But then again, I've never really employed this technique for use with anything but the soreness and fatigue associated with running long distance. By mile 8, I felt like my both my big toe nails had ripped completely off, and I was afraid to look at them because I felt that it would dissuade me from finishing the race. So I kept running, despite the steadily increasing pain and discomfort. Between mile 48-49, the pain was so terrible in my feet that I could barely walk, and I spent the last 45 minutes crying as I walked down the road, realizing that I wouldn't be able to finish the race.

And so my first ultra-marathon attempt resulted in a failure. More than anything, I'm embarrassed. And I am embarrassed that I'm embarrassed. 

I didn't finish a race. That it a first for me. And, my coach was there to witness it. She didn't actually see me drop out, since she was busy facilitating the entire race, which was being run by some of the biggest names in ultra-running. The fact that she wasn't there to see my defeat almost makes it worse. I just dropped off. I would have rather had her there, maybe to convince me to keep going, or to give me the okay to eliminate myself. In the end, I guess I didn't need anyone's okay at all, however I wonder if someone telling me that the kind of pain I was experiencing was a normal part of the sport would have pushed me to go farther. I pushed myself as far as I could go, and then I stopped. In the end, I was able to run fifty miles on two swollen, black toes. The amount of physical and mental focus it took to complete that was legendary. But it wasn't enough. 

It doesn't matter that it was my first ultra, or that my shoes screwed up my feet just weeks before the race, or that I did everything else I could to prepare. It doesn't matter about the 7,000 ft elevation difference, or the fact that I'd never experienced weather so cold in my entire life. The outcome is the same: I didn't finish. What can I learn from this? Well, there is the obvious answer, which is also the easy answer; I have to take better care of my feet. The harder answer, the one that I don't want to think about? There is no faking long distance running. It is not something that you can do with style, not something you can pull off at the last minute, not something you can power through. Running a one hundred mile race takes long, intense mental and physical training. You have to constantly be pushing yourself past your limitations.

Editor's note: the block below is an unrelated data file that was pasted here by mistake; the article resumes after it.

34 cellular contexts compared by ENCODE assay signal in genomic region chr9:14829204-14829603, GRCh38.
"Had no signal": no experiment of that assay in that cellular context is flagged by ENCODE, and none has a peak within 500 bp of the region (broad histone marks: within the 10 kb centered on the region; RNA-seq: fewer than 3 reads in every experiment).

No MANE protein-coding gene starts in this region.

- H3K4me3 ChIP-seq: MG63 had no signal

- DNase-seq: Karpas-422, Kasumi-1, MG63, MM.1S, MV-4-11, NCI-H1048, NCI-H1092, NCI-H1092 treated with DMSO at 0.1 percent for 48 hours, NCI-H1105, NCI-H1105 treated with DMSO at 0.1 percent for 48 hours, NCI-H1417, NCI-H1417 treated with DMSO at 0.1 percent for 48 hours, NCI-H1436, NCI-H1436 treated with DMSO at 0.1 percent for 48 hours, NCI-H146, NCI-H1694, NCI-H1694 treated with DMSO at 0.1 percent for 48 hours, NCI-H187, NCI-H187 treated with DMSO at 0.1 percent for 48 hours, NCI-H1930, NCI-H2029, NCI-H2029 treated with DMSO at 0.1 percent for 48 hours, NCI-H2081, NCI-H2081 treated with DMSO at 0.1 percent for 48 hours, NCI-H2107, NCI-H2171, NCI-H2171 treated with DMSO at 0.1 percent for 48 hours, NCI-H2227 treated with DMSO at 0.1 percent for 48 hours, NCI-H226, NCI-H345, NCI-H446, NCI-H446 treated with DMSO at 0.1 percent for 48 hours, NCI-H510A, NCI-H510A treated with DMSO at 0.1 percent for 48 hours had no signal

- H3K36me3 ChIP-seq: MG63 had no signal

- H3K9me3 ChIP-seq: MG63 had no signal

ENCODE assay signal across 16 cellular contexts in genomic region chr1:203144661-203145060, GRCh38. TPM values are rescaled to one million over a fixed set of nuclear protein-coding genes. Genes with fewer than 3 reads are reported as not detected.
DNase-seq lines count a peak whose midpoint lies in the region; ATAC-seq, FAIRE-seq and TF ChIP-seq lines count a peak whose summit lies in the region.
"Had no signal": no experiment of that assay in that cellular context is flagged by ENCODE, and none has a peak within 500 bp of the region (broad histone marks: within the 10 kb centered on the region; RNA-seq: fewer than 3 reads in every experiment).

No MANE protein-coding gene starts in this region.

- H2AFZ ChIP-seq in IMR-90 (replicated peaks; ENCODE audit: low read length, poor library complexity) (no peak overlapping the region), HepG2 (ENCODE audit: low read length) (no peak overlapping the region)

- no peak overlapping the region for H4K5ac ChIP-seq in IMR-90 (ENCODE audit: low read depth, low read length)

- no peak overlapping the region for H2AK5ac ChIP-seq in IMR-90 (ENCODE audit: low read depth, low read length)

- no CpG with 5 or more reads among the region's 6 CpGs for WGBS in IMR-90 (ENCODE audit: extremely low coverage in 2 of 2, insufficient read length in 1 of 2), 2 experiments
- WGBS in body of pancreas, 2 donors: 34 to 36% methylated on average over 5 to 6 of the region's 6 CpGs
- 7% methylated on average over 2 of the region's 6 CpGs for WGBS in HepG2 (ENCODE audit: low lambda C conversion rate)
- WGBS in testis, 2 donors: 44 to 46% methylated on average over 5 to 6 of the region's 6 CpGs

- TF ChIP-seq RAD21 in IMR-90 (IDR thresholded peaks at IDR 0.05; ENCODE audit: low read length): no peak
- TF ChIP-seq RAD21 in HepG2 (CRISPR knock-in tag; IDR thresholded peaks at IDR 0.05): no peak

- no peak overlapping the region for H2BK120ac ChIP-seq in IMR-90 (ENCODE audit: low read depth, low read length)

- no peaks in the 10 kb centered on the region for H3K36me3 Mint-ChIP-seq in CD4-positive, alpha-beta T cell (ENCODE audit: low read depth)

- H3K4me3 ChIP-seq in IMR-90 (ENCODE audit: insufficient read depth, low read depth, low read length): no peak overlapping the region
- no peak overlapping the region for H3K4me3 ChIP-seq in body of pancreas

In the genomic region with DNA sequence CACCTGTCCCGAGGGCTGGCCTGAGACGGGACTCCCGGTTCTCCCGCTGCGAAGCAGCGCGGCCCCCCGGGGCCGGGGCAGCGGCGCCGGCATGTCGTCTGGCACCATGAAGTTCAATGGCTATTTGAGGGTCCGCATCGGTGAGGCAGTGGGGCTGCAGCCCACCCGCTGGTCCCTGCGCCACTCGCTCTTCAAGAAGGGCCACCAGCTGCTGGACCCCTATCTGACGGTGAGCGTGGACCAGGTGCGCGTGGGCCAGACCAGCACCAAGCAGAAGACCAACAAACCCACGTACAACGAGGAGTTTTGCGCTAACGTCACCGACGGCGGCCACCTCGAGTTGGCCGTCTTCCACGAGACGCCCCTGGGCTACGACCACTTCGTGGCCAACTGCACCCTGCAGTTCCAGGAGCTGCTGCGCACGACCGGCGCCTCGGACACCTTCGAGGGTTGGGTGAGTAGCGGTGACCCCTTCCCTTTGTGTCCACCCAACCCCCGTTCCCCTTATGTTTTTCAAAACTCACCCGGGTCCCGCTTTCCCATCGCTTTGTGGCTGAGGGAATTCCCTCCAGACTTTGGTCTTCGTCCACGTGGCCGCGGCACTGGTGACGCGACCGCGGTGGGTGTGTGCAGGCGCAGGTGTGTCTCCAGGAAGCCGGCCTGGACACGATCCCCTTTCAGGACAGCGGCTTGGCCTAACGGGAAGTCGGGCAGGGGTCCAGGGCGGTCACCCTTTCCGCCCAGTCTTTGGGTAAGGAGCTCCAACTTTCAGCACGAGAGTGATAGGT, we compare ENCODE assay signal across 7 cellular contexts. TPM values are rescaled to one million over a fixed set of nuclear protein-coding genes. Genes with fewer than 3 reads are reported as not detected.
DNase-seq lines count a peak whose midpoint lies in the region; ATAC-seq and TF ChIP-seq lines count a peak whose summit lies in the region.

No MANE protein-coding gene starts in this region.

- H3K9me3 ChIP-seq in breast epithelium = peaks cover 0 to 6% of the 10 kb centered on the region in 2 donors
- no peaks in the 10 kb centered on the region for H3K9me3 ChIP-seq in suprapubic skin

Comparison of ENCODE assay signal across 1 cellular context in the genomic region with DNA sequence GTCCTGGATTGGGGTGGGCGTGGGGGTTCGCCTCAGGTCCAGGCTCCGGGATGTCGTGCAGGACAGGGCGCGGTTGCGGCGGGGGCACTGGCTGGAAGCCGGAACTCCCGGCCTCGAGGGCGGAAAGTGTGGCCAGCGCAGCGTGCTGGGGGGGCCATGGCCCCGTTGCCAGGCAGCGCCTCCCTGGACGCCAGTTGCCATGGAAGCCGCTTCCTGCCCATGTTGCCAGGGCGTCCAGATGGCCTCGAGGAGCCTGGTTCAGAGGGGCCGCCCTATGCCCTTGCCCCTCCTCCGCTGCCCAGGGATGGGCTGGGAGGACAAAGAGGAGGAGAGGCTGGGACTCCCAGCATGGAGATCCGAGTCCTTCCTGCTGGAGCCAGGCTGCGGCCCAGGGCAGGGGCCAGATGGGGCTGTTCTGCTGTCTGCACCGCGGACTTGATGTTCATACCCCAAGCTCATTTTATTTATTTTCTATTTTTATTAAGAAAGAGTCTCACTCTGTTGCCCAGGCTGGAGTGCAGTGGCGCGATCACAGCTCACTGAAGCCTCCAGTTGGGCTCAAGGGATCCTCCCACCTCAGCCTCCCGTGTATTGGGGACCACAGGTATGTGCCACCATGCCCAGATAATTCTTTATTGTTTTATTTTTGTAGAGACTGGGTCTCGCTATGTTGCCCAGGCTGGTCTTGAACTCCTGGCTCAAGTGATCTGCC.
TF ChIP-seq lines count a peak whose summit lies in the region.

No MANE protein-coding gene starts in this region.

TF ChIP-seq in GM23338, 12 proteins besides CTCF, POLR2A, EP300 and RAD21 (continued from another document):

Not only that, but I have to recognize the fact that I'm a rookie. Unlike the legends that were present at the race in West Yellowstone this weekend (Pam Reed, for one), I'm new to this. I'm green. I'm not Andre the giant showing up to an amateur weight-lifting competition, about to be discovered for my innate talents and a perfect genetic make-up for the task at hand.

Here's the truth, which will make me sound very arrogant at first. People have told me throughout my life that it seems like everything comes easy to me. I like the sound of that, it makes me sound like I was well-crafted, a genetically superior human being. But the fact is, I'm not smarter or more capable than anyone. I'm just about normal.

I think it is really important for me to remember this in my training. I'm not gifted like Dean Karnazes or Pam Reed or my coach, Lisa Batchen-Smith. I don't have a natural talent or ability for running. Hell, I don't even know if my form is right. It seems every day a new article comes out about the new scientifically-proven perfect running form. Half of my nervousness about this weekend was centered around the issue of whether my coach would tell me that I had the wrong foot-strike. The result: The fear was valid- at mile 20 (or so), Lisa told me to stop running on my toes. But I thought a fore-foot strike was more natural, healthier? So much for that.